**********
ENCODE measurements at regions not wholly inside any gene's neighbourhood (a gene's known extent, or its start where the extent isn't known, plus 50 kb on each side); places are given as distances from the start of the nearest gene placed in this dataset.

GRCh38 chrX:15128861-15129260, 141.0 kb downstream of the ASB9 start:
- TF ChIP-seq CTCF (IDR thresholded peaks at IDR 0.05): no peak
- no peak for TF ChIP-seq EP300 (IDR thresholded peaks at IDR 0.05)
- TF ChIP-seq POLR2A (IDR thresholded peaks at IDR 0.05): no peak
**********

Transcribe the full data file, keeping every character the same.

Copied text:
ENCODE measurements at regions not wholly inside any gene's neighbourhood (a gene's known extent, or its start where the extent isn't known, plus 50 kb on each side); places are given as distances from the start of the nearest gene placed in this dataset.

GRCh38 chrX:15128861-15129260, 141.0 kb downstream of the ASB9 start:
- TF ChIP-seq CTCF (IDR thresholded peaks at IDR 0.05): no peak
- no peak for TF ChIP-seq EP300 (IDR thresholded peaks at IDR 0.05)
- TF ChIP-seq POLR2A (IDR thresholded peaks at IDR 0.05): no peak